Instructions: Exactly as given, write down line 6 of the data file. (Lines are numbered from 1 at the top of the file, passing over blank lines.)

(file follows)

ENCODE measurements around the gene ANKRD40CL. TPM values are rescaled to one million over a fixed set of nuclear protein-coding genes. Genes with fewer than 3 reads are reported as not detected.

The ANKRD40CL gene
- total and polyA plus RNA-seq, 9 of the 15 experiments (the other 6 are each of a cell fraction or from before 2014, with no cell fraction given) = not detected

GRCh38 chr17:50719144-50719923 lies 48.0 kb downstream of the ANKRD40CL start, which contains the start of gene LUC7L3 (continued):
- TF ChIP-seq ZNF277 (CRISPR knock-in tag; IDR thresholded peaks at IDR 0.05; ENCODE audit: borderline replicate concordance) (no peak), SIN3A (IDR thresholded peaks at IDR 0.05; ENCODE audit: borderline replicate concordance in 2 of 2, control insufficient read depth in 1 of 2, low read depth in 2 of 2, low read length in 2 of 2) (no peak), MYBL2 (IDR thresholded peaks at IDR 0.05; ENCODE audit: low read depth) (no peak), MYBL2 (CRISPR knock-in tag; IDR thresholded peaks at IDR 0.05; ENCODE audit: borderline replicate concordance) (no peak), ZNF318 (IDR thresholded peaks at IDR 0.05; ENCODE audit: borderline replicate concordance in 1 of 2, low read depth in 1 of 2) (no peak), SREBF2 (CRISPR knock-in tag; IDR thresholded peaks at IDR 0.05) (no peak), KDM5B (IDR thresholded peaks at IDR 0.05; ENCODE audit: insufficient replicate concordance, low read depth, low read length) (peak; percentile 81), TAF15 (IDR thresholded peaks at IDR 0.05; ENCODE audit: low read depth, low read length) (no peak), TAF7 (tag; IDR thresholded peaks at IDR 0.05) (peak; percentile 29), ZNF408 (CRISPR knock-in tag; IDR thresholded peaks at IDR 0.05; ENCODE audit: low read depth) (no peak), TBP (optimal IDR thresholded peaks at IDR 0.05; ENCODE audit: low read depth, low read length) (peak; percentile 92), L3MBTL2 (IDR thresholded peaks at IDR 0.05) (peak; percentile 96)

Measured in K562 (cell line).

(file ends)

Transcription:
Measured in K562 (cell line).